BL Walk 8.                Buxton to Whaley Bridge

The Route:    Buxton station, Pavilion Gardens, Cavendish golf course, Watford Farm, The Bent, CHP Railway, Bunsall Top, Fernilee Reservoir, Taxal, Toddbrook Reservoir , Whaley Bridge station.

Starting point:        Buxton station. (G.R. SK 058737)

Distance:     9 miles (14½ km)

Ascent:        1164 feet (355 metres)

Map:           OS outdoor Leisure No. 1, The Dark Peak and No. 24, The White Peak

How to get there:  Daily train service to Buxton from Manchester and Stockport.  Daily train service from Whaley Bridge to Manchester, Stockport and Buxton.

Buxton Station

The Walk:  From Buxton station, go across Palace Road, pausing to admire the restored fanlight window at the western end of the station.  Go down the main road to the roundabout.  Cross over the Macclesfield road at the pedestrian island and go right.  Bear left almost immediately, down George Street and follow this road until you emerge in front of the Buxton Opera House.  Cross The Square and enter the Pavilion Gardens.  Stroll through these delightful gardens, resisting the blandishments of the café.  Pass the swimming baths and car park to emerge on Burlington Road.  Cross this road and follow the continuation of the Gardens alongside the infant River Wye until you reach the main Macclesfield road. 

Cross this road and go up Carlisle Road until you reach a signpost to the Cavendish Golf Club.  Go left here and follow Watford Road as it bends to the right to cross Gadley Lane.  Gadley Lane goes on to the Club House, but Watford Road continues as a rough track leading off to the left and is signed as a public footpath.

You will see with some concern a notice that tells you to beware of shooting after 7 p.m.  Presumably this would be the ritual extermination of golfers who had not paid their green fees or who had offended against the club’s dress code, so nothing for a mere walker to worry about.

The track cuts right through the golf course, dipping to cross a stream and then beginning a steady rise towards Watford Farm, which can be seen ahead. 

Buxton Golf Club

A further notice warns walkers to beware of golfers teeing off from the 17th tee, just above and to the right.  When the walk was recce’d this tee wasn’t a problem, but as we carried on up the track we were aware that golfers were driving towards us from two other tees and you should watch out for these as well.

At the end of the golf course the track passes through a gate with another warning sign, this time referring to the possibility of there being a bull in the next field.  There certainly wasn’t when we passed through, but that’s not to say there never will be.  The track now approaches Watford farm and swings right into a deep cutting.  To the left is a substantial embankment and the farm is perched on higher ground above this.  The track now swings sharp left and climbs to the farm.

Follow the waymarked path through the farm, avoiding the dogs and the geese and so enter Watford Wood. Looking down to the left you will notice that the embankment, which you saw earlier, ends abruptly after crossing what appears to be a culvert.  Very curious.

Still climbing gently, the track swings right to a gate. A notice on the gate clearly states that there is no right of way through it.  Instead, bear right, along a narrow waymarked path beside the wall and continue climbing through the wood.  This path is not exactly as shown on the OS map, but it is clearly the trodden and official route.

In a short distance you reach a garden gate on your left and the path goes through this, passing round the front of the houses.

There is a magnificent view from here, back over Buxton and towards Grinlow.  Indeed the next section of the walk is along a delightful narrow lane with fine views to the left, forming part of a walking route called the “Ring of Trees”.  This is a ten mile circuit of Buxton keeping mainly within the woods that fringe the town.  Many of these woods were planted at the behest of the then Duke of Devonshire to hide the scars left by quarrying and mining.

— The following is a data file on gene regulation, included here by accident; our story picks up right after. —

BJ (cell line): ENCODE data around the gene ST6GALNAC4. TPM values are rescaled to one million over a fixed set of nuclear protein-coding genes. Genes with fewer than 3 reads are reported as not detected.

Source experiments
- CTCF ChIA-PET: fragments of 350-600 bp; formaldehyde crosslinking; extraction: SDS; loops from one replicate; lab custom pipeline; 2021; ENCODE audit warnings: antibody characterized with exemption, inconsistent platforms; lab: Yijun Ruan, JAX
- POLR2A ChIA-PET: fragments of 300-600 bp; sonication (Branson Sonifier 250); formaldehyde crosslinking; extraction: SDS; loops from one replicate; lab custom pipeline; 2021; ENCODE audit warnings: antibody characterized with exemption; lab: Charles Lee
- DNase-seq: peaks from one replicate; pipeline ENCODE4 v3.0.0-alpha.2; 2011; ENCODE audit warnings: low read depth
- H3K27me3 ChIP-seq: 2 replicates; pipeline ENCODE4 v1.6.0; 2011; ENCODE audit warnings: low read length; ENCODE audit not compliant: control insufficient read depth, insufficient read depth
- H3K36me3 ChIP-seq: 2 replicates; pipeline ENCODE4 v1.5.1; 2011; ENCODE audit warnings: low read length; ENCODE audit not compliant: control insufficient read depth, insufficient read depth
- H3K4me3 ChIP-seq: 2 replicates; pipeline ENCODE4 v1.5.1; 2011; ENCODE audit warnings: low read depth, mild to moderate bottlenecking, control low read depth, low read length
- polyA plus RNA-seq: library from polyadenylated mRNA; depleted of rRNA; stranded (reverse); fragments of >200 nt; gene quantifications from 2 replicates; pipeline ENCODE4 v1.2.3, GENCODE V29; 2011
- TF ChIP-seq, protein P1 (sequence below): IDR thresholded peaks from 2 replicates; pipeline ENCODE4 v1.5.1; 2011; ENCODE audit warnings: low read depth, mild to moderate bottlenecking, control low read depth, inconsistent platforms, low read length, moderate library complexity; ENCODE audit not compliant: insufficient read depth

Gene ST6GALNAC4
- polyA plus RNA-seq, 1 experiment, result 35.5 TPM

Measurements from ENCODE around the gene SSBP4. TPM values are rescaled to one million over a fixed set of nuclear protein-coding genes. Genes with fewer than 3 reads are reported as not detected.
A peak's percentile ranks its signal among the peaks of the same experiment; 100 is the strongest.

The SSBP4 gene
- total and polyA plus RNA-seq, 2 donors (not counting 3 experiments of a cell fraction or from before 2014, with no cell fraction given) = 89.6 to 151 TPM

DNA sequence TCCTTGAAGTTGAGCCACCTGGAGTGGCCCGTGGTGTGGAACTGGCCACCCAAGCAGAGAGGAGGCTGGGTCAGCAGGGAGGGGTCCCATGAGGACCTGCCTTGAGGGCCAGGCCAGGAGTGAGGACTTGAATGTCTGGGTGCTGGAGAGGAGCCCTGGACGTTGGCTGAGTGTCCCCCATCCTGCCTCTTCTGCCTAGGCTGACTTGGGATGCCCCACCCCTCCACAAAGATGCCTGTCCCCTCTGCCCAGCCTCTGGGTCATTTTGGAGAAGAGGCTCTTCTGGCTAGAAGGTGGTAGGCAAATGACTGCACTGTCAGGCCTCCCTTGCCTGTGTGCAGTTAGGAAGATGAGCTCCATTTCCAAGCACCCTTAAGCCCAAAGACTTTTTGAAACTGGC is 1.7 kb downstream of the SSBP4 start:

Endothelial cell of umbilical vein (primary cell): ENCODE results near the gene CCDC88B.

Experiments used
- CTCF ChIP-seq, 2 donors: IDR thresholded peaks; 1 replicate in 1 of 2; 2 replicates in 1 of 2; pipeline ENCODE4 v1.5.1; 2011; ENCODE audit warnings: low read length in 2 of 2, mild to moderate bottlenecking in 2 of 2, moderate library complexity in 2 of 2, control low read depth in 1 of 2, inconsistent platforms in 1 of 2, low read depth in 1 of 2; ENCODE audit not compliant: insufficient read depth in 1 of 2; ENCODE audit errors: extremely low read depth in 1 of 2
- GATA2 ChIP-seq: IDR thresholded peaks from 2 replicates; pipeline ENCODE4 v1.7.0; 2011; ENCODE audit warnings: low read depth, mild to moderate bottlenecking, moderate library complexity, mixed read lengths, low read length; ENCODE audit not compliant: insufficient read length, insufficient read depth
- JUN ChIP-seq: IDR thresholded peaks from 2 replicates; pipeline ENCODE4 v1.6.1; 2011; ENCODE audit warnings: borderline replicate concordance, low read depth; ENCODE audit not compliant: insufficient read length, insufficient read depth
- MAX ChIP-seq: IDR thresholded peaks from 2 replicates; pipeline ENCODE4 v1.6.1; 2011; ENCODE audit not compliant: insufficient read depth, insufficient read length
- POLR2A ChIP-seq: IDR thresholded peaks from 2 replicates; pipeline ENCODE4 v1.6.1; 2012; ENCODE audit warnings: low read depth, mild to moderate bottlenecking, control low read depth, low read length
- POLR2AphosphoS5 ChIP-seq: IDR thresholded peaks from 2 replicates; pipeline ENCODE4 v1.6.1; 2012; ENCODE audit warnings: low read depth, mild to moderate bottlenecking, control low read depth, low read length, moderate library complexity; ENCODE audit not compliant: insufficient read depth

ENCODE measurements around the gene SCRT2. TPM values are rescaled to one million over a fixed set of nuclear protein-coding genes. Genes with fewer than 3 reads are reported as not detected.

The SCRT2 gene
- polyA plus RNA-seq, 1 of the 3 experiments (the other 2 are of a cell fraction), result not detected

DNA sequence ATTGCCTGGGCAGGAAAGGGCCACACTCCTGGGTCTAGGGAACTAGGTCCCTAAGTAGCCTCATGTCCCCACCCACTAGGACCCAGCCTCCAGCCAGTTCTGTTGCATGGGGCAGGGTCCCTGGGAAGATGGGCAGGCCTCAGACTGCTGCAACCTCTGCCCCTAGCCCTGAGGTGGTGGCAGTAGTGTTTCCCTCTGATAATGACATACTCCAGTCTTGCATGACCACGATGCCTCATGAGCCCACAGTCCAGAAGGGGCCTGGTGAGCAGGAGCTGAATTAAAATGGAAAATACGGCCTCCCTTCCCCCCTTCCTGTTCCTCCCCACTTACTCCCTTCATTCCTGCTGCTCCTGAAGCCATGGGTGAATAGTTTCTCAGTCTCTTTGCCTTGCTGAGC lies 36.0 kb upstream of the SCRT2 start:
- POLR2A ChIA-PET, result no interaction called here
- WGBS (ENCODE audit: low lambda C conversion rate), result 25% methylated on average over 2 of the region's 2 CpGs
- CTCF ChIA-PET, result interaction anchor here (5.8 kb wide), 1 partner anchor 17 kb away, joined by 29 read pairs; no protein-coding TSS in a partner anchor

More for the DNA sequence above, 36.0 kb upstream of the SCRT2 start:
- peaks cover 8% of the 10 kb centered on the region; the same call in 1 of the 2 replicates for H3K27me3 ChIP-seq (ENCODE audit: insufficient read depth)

The lane slowly descends until you reach a cluster of buildings on the right.  Immediately beyond these there is a signpost pointing to the right.  Go right here and up a lengthy flight of steps through the wood.  At the top of the steps, the path leaves the wood and swings first left then sharp right, still climbing, before eventually reaching a stile, taking you out onto open moorland.

The path bears right, across the moor, but it is worth while pausing here for a moment and just following the line of a derelict wall for a few paces until you can see Tunnel Farm ahead of you and below.  The tunnel referred to is Burbage Tunnel on the former Cromford and High Peak Railway.  This early line was opened in 1830 and used canal type technology, with long level sections interspersed with steep, rope worked inclines.  Here at Burbage Tunnel the line was at its summit level and looking left you can see the course of the line heading away towards Ladmanlow, where some of the former station buildings still stand.  From Ladmanlow to Whaley Bridge the line was abandoned in 1892 when the new link line from Buxton station to Hurdlow was opened.  The old route from Hindlow to Ladmanlow was retained until the late 1950’s to serve various quarries.

Return now to the stile and follow the easy path across the moor. 
Soon you get an extensive view ahead, down into the Goyt valley, across towards Shining Tor and to the right to the western end of Combs Edge.  Here you are on the main English watershed.  Behind you all streams drain to the Trent, Humber and North Sea, whilst ahead of you the streams go to the Goyt, Mersey and Irish Sea. 

Follow the path down beside the drystone wall, avoiding the muddiest sections as best you can, and thus reach the abandoned section of the Cromford and High Peak Railway, just by the northern mouth of Burbage Tunnel. 

The tunnel is now firmly bricked up, but this was not always the case and the author did venture through it in the 1960’s – an interesting experience if somewhat foolhardy.

Turn right, along the railway alignment and enjoy almost a mile of level walking where you can gaze around and admire the view without fear of stumbling over uneven ground.

Burbage Tunnel

It is an extensive panorama, but on a cold blustery day spare a thought for the enginemen who ran the trains on this most exposed section of line, at a time when the considered view was, never mind a cab roof, the “best protection for enginemen is a good overcoat”. Note the considerable earthworks on this section and, where the line swings left you can see to the right the earlier 1830’s line.  This has a much sharper curve and was superseded by the easier curve when steam locomotives were introduced.